Conclusion: I have loved The Wicker Man since a friend first screened a 16mm print of the really long version of the film for me when I was a kid. I later saw the 99 minute version at an Art House when I was a teenager, and then and only then finally saw the shorter theatrical version when I was a young adult.
Conclusion: StudioCanal deserve a lot of credit for this very beautiful release of Robin Hardy's classic film The Wicker Man . It is very easy to see that their hard work has paid off. The new digital restoration, completed with the British director's guidance, has truly given the film a new life.
Excerpt: About ten years ago I was watching Ebert and (then) Siskel and Roger Ebert was giving his rundown of the years best villains in film. One of his choices was the character “Chad” from the movie “In the Company of Men”.
Conclusion: In all seriousness on April Fool's Day, The Wicker Man is a truly awful movie. The dialogue is consistently terrible, the pacing makes "sluggish" seems like a speeding rocket, and the plot makes little sense.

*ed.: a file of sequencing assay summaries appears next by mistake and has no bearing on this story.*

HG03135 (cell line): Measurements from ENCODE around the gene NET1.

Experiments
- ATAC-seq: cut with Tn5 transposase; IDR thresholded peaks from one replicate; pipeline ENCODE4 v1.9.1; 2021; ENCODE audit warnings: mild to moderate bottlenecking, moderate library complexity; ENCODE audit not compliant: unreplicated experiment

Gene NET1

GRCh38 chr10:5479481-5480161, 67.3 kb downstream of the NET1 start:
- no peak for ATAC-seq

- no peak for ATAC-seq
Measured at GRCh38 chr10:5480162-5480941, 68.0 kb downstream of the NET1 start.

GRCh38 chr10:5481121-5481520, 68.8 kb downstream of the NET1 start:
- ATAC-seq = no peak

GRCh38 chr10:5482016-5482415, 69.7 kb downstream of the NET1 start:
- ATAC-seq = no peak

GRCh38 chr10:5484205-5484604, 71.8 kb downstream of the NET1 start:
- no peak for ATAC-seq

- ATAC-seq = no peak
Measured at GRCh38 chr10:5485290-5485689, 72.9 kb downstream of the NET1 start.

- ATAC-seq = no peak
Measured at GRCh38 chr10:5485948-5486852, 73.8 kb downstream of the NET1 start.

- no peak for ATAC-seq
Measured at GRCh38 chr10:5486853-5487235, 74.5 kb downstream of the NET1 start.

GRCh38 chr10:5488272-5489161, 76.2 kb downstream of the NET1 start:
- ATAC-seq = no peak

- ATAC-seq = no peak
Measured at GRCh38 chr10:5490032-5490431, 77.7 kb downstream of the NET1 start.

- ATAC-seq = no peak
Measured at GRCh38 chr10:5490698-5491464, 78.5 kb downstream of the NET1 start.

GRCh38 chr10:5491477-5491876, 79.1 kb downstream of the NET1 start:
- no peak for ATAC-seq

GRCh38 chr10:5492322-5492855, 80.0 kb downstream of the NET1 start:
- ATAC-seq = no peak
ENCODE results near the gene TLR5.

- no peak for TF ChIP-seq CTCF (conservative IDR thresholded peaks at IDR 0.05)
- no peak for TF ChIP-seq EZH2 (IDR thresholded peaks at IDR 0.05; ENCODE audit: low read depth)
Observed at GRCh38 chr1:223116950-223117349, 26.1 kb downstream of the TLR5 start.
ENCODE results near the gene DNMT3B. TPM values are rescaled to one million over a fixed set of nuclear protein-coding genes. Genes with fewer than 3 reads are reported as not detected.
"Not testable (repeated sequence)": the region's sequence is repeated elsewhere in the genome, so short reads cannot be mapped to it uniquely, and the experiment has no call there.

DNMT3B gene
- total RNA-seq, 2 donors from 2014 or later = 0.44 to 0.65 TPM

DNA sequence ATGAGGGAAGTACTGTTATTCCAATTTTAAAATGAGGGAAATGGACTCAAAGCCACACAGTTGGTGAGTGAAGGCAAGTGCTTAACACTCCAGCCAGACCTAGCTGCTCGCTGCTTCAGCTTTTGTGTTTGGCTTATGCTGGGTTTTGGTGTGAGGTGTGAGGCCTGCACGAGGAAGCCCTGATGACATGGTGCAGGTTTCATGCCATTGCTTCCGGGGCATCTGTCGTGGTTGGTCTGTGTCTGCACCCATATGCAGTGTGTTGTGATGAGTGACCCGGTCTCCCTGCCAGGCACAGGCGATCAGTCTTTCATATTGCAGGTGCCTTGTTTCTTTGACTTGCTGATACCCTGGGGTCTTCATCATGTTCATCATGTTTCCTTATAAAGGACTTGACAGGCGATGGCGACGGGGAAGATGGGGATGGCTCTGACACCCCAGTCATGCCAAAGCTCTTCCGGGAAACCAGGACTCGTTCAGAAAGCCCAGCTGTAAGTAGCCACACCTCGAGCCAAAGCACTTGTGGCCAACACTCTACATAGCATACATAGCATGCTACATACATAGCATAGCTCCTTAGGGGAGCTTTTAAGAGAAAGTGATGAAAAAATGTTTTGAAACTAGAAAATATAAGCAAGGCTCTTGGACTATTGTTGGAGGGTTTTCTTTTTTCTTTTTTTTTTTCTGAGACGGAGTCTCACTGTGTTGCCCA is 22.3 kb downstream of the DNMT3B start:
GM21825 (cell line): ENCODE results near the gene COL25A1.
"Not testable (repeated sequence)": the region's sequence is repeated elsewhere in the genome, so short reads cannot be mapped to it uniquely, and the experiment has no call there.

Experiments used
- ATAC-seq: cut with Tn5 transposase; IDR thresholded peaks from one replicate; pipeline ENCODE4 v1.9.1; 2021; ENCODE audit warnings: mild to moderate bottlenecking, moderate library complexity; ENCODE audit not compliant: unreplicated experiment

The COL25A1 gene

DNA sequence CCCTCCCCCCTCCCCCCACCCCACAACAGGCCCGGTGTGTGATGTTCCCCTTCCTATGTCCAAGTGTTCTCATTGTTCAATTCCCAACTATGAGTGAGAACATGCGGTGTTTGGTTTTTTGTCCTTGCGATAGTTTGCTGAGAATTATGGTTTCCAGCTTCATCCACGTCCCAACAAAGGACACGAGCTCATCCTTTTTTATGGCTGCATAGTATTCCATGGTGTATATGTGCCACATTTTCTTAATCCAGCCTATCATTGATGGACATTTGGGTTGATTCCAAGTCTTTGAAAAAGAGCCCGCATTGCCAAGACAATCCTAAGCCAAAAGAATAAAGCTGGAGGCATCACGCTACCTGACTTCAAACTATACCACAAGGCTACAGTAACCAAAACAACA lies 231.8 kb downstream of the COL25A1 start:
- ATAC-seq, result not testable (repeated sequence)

Conclusion: Neil LaBute's Wicker Man remake is a career misstep that the director will undoubtedly regret for many years. The film works as neither a thriller nor a drama, and takes itself too seriously for us to believe it was intended as parody. It's basically just awful.
Conclusion: A masterpiece of unintentional camp excess, 'The Wicker Man' is the most hilarious piece of hack work I've seen in ages. This Blu-ray version is virtually identical to the HD DVD version, and looks and sounds perfectly swell (although once again Blu-ray gets cheated out of Dolby TrueHD track).
Excerpt: Wicker Man may be a remake, but at least it's not another remake of an Asian horror movie. The Wicker Man is all American, and with that comes an obvious plot and a decided lack of scares. It also means Nicolas Cage instead of an unknown teenage actress or worse, Sarah Michelle Gellar.
Excerpt: Much of the fun of the original 1973 film version of Anthony Shaffer's novel The Wicker Man came from its thoroughly unlikable protagonist: Playing a pushy, prudish Christian zealot, Edward Woodward stormed through the story like a cut-rate Cotton Mather, condemning everyone around him and earning...